The hodgepodge of states committed to upholding the Paris climate agreement could find meeting the deal’s terms nearly impossible, especially considering the Obama administration itself wasn’t on track to keep its pledge.
The so-called We Are Still In campaign will fall flat unless it manages to convince nearly every fossil fuel burning state in the country to back the Paris deal. So far only the greenest states with the most to gain politically from opposing President Donald Trump have joined the pact.
Former President Barack Obama’s target of 26 to 28 percent greenhouse gas level reductions by 2025 based off 2005 emissions levels mostly missed the mark, according to an analysis in January by the Rhodium Group. The group found the U.S. would not be able to hit the mark under Obama’s climate regulations, which were substantial at the time of the Rhodium’s report.
Trevor Houser, a partner at the Rhodium Group, told Axios Tuesday that if the states signed onto the effort “follow up by developing and implementing new policy or, in the case of companies and universities, new procurement, it could have a meaningful impact.”
Major energy producing states such as Texas, Pennsylvania, and the Dakotas have not signed onto the coalition’s non-binding pact, which could greatly hamper the We Are Still In campaign. Most of the states in the campaign reside on the coasts.
Campaigners argue they’re building a bottom-up coalition that will eventually include larger states and businesses. “This is the way we’re going to get to the unusual suspects,” one organizer told reporters.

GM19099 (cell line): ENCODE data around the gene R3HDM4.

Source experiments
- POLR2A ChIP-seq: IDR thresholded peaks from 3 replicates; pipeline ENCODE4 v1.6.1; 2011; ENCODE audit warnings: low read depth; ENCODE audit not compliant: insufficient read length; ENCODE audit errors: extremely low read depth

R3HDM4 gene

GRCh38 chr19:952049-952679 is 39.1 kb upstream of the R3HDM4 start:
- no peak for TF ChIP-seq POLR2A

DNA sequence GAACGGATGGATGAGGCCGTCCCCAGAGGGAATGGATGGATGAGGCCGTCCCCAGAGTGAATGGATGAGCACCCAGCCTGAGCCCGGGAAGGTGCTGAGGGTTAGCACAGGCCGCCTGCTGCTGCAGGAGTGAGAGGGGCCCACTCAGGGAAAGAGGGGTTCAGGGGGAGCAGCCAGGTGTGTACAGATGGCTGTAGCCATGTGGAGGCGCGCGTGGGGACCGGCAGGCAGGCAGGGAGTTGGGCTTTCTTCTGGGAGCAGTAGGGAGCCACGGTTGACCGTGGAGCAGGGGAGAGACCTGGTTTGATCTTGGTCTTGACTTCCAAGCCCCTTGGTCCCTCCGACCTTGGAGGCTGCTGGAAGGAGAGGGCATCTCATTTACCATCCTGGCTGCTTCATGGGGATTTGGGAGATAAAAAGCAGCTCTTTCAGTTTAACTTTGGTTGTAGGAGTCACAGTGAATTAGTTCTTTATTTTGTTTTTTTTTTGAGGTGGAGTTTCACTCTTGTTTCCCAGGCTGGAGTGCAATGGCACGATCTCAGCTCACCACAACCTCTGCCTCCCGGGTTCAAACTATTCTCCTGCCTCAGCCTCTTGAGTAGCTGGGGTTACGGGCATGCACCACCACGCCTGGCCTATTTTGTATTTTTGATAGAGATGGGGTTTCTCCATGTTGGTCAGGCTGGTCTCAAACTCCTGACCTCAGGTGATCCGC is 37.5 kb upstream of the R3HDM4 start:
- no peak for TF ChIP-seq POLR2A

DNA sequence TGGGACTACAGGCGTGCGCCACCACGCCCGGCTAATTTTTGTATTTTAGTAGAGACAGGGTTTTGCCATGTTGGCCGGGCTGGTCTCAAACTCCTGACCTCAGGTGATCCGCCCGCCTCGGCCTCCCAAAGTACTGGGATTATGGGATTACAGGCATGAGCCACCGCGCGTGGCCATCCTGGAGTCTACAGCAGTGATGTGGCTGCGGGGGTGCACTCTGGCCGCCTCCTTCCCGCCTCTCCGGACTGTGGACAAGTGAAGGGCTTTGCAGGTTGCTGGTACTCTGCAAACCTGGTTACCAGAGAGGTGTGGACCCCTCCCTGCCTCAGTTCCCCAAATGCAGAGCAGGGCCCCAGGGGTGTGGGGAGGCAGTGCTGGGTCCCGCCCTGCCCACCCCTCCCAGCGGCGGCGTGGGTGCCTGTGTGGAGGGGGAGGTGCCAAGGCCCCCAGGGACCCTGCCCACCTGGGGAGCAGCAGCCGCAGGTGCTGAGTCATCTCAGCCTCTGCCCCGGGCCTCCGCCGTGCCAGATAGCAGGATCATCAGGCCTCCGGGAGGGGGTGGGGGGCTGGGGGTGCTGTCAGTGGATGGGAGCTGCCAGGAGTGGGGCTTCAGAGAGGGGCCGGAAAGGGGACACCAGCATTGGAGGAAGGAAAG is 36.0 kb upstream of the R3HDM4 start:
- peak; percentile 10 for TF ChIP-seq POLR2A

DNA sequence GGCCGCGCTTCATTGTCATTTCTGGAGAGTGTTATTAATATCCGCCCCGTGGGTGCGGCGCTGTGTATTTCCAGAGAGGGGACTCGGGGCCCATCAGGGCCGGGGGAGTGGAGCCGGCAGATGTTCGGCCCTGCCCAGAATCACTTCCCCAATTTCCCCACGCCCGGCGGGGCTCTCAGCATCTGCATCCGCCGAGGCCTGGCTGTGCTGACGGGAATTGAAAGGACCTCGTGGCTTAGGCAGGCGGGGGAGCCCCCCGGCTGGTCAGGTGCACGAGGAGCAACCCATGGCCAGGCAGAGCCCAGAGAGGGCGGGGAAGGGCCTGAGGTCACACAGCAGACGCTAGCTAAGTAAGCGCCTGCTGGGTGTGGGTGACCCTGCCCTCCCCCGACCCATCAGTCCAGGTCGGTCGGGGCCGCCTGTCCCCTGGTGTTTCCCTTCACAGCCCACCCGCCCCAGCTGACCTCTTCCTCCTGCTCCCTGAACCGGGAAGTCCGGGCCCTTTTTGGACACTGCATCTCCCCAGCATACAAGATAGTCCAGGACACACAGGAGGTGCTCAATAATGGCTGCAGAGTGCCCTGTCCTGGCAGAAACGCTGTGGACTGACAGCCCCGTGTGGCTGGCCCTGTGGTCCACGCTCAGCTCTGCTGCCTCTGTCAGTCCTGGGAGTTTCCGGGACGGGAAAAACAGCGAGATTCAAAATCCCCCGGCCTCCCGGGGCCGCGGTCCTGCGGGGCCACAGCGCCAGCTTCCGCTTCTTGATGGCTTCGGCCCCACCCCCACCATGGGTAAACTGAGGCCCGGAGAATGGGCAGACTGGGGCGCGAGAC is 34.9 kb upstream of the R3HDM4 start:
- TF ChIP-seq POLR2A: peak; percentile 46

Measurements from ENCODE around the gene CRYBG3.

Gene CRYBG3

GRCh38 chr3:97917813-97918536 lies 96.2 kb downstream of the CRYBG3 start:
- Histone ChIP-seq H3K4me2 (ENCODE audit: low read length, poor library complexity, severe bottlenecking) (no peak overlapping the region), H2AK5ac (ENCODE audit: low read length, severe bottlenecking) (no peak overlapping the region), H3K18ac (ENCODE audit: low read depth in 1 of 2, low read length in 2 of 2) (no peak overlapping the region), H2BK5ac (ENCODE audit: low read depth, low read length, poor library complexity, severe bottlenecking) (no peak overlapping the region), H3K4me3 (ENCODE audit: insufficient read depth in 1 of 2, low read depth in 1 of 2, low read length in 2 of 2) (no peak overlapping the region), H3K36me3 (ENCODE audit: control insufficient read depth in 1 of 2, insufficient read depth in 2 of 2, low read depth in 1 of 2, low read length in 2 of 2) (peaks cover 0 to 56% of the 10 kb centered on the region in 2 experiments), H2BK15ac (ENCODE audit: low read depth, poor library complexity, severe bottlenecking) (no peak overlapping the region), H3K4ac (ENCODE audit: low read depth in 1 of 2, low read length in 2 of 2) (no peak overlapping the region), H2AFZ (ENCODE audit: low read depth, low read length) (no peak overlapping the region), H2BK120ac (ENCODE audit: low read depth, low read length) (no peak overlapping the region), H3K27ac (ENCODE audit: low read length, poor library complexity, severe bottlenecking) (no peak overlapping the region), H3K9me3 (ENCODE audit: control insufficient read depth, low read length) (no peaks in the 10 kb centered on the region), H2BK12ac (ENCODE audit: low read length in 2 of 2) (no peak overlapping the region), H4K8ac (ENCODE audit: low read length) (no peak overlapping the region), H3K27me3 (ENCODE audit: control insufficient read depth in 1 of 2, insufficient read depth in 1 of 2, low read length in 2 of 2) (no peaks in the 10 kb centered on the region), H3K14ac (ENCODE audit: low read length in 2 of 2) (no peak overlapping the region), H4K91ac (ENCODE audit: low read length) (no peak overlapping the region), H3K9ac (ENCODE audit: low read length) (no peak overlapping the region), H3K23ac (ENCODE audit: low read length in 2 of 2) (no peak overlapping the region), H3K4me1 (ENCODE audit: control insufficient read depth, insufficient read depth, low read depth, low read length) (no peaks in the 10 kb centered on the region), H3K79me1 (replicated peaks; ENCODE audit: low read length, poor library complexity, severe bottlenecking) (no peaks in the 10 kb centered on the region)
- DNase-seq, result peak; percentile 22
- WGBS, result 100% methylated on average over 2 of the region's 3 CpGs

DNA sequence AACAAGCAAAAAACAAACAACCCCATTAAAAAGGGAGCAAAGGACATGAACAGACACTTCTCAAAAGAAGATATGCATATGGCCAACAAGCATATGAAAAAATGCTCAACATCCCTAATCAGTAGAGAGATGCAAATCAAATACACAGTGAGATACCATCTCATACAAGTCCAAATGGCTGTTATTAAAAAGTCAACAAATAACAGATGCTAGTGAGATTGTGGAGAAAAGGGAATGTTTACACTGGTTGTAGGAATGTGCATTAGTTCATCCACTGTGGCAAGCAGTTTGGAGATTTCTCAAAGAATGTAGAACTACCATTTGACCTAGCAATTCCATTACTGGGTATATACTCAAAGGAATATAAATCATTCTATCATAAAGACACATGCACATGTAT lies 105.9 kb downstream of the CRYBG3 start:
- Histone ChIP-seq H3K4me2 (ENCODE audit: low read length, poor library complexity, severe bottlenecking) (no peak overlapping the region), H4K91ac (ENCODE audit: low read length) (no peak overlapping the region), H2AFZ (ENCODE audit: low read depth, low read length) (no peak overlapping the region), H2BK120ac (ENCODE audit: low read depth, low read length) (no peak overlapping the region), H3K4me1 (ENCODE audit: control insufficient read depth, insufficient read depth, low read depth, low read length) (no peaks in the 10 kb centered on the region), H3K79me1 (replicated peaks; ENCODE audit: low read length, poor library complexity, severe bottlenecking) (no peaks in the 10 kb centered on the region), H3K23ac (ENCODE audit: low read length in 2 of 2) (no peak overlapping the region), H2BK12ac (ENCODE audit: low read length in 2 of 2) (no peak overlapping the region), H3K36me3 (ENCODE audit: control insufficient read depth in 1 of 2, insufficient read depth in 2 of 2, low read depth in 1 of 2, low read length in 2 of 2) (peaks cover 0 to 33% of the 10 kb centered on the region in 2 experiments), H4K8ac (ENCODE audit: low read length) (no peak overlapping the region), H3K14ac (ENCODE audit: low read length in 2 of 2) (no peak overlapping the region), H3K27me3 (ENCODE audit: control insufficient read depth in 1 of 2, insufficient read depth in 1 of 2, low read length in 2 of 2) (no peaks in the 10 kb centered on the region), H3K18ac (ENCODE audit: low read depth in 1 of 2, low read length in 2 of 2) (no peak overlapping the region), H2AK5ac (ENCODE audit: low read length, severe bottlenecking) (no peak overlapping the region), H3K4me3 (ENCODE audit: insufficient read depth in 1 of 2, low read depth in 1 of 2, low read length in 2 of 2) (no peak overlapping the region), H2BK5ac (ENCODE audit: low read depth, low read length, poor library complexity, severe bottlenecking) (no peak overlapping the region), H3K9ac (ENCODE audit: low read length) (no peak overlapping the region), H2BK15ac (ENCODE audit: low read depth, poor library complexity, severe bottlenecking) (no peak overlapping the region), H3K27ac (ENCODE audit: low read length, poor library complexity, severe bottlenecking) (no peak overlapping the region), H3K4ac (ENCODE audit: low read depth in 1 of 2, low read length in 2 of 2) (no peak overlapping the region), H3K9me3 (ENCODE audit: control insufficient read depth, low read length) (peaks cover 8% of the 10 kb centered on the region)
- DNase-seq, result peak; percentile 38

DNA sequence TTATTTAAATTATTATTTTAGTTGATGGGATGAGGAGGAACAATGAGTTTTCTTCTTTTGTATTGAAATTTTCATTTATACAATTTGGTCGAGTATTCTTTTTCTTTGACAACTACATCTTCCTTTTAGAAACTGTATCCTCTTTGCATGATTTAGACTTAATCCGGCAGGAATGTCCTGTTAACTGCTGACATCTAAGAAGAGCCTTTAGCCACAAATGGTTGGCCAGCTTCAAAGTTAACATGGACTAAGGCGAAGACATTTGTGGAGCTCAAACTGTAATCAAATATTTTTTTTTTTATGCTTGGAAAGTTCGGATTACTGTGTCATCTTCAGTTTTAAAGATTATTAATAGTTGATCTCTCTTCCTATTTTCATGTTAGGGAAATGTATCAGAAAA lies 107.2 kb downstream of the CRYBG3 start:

They don’t have all day, though, because the coalition will have to quickly double down on Obama-era climate regulations during the Trump administration if they intend on making the 2025 pledge.
One of the leaders of the anti-Trump movement, California Gov. Jerry Brown, has been making the rounds to generate support for the coalition. Brown browbeat his state’s legislature in April into dramatically raising California’s gas tax, as well as push for extending the state’s already massive cap-and-trade program.
The California Democrat met with China’s president Xi Jinping Tuesday morning to discuss aspects of the Paris climate deal. They both hashed out ways to push their respective entities away from fossil fuel production and closer to renewable energy to meet Paris’ ambitious aims.
Brown told reporters at the international clean energy conference in Beijing that nixing the Paris agreement is only a temporary setback, adding that China, European countries and the coalition of states should be able to fill in the gap Trump left.
“Nobody can stay on the sidelines. We can’t afford any dropouts in the tremendous human challenge to make the transition to a sustainable future,” Brown said. “Disaster still looms and we’ve got to make the turn.”
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